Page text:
Local elections across Sri Lanka on Saturday were supposed to be about small issues, like installing street lighting for some neighborhoods and improving garbage sweeping in others. But the country’s first post-war national government has stagnated, with the governing coalition partners at each other’s throats. Suddenly, the local vote has become a referendum on the national government’s performance. And, to an extent, the results of the elections may signal what direction the island nation takes in its still-fragile transition from decades of a civil war that killed as many as 100,000 people before it ended in 2009.
The results trickling in on Sunday made it clear that opposition party candidates, led by the former president Mahinda Rajapaksa, were close to sweeping the local councils. They put Mr. Rajapaksa — a former strongman accused of human rights abuses and corruption who brutally crushed the Tamil insurgency before the war ended — once again at the center of the country’s political future.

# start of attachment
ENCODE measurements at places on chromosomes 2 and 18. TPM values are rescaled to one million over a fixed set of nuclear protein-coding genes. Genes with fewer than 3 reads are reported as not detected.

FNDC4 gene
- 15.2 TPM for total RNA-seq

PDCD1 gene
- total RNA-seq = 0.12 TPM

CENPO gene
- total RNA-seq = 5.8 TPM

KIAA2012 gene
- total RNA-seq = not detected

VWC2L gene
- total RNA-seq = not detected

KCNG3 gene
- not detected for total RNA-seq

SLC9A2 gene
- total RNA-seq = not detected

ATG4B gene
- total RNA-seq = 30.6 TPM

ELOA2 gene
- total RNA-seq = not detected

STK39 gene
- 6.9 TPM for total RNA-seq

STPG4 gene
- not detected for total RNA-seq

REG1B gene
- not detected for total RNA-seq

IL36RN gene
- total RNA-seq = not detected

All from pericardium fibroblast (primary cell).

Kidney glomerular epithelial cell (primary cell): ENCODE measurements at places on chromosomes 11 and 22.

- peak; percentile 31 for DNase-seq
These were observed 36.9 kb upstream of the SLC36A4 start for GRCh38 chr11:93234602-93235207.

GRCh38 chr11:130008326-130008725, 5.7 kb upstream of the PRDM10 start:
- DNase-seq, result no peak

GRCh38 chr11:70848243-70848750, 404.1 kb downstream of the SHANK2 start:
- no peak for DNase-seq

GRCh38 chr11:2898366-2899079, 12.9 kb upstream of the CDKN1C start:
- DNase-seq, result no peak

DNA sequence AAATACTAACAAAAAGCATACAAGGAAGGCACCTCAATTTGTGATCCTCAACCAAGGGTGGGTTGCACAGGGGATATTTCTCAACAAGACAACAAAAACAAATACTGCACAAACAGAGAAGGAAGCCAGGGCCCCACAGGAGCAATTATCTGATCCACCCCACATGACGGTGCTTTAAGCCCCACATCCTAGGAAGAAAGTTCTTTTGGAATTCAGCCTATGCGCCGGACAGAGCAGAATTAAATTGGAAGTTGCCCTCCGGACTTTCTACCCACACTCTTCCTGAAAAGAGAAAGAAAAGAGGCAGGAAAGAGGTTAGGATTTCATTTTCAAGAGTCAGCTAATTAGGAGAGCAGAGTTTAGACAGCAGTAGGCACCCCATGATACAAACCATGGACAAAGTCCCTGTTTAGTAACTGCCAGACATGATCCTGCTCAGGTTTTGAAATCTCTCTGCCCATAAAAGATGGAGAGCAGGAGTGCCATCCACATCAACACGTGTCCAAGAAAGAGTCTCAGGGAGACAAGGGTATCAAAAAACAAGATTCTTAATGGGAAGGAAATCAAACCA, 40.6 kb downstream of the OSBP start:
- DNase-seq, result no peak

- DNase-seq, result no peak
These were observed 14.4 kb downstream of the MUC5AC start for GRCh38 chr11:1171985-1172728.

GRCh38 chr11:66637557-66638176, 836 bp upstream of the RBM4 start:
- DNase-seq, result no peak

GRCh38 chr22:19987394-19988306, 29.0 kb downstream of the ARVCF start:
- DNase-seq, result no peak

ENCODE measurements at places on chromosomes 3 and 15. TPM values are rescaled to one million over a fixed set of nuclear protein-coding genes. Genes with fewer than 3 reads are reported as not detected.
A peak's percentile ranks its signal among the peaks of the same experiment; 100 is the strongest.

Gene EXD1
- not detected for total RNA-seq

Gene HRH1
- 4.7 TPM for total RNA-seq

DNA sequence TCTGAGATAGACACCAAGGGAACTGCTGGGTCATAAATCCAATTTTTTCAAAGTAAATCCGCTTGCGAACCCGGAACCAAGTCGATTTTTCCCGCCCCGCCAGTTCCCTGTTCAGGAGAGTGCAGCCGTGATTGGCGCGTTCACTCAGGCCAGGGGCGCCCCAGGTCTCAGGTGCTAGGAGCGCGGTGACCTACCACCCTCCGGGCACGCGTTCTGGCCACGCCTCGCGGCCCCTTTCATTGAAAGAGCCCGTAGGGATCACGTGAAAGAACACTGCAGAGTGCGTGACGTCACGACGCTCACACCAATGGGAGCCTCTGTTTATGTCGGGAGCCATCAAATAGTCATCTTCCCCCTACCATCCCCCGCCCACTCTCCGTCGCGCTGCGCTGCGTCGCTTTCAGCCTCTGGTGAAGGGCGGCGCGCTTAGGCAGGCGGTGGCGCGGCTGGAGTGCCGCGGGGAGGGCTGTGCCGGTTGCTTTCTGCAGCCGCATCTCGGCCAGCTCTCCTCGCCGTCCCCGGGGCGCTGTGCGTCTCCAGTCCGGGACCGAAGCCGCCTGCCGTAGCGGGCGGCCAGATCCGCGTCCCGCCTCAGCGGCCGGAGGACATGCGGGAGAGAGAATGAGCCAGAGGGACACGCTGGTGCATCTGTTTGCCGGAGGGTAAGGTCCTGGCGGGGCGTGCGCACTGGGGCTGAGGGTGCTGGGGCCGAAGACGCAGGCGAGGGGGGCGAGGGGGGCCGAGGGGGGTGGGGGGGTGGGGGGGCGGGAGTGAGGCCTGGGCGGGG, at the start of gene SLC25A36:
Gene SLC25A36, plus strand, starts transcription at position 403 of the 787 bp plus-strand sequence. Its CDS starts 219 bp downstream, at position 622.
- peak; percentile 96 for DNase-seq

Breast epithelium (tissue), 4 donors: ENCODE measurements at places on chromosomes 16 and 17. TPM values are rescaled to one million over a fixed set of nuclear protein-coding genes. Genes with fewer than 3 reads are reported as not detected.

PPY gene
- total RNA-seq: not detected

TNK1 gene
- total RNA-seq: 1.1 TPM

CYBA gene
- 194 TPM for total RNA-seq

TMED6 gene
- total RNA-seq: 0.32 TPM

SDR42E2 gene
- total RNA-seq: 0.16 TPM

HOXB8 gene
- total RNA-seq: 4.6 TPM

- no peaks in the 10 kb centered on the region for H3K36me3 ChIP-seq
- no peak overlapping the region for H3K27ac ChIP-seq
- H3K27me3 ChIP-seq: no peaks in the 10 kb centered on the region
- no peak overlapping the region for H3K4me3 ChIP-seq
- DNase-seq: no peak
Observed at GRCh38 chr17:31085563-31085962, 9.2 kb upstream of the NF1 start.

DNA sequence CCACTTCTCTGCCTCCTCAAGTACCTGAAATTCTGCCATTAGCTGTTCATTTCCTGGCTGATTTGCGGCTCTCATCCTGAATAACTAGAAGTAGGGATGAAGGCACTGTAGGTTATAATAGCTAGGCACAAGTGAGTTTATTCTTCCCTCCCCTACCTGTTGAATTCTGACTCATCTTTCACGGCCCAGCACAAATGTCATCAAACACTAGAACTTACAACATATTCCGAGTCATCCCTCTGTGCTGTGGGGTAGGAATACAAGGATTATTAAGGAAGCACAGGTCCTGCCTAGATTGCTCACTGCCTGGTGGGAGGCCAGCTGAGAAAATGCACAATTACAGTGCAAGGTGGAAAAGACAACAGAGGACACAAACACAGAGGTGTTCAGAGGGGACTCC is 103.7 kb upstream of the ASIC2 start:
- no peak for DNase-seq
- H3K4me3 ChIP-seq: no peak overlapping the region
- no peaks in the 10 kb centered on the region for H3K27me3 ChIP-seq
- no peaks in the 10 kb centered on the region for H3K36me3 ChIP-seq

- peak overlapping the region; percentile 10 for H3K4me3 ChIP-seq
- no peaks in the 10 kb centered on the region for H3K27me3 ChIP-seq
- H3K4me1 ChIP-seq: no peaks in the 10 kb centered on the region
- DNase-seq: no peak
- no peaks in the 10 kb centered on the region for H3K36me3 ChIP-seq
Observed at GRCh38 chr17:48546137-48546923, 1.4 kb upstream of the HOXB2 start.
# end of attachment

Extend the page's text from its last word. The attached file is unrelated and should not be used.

Mr. Rajapaksa, speaking from his hometown, Tangalle, congratulated his supporters and asked them to celebrate their victory peacefully. Some members of his party went so far as to say that the “people have abolished the mandate” of the governing coalition and called on the government to resign.